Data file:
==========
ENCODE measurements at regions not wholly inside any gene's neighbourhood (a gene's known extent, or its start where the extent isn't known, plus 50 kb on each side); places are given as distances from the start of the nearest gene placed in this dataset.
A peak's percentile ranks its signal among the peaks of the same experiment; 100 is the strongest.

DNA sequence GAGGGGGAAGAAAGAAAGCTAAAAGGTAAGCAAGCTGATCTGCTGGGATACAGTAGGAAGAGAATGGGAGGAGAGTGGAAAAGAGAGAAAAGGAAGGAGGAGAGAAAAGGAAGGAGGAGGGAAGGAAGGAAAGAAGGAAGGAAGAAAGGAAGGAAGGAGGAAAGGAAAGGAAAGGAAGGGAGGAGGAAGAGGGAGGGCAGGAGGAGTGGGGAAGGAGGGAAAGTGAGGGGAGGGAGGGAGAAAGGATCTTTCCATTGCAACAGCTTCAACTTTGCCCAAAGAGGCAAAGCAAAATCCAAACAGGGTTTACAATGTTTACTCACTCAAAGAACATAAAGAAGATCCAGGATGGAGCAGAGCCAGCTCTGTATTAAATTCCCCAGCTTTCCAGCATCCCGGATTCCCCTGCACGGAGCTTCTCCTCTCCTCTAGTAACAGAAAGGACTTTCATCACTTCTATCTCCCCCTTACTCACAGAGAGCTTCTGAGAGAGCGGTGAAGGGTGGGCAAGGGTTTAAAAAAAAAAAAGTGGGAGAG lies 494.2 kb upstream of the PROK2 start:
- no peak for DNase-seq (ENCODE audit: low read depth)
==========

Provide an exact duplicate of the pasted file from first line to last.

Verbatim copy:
ENCODE measurements at regions not wholly inside any gene's neighbourhood (a gene's known extent, or its start where the extent isn't known, plus 50 kb on each side); places are given as distances from the start of the nearest gene placed in this dataset.
A peak's percentile ranks its signal among the peaks of the same experiment; 100 is the strongest.

DNA sequence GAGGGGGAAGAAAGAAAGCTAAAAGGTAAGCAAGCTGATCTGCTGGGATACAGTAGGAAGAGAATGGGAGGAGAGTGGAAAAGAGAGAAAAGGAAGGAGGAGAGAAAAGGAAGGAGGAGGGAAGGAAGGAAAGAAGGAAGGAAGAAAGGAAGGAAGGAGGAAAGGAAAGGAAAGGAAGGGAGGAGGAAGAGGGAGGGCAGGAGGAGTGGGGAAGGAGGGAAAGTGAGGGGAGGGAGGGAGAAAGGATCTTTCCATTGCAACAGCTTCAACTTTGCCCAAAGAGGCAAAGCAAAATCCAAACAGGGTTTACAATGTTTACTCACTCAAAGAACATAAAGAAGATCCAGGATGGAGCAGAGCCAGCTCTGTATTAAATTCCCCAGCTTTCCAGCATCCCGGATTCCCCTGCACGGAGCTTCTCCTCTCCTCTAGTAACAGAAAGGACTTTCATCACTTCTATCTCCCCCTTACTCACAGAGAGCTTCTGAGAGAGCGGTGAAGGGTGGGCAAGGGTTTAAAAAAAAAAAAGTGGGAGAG lies 494.2 kb upstream of the PROK2 start:
- no peak for DNase-seq (ENCODE audit: low read depth)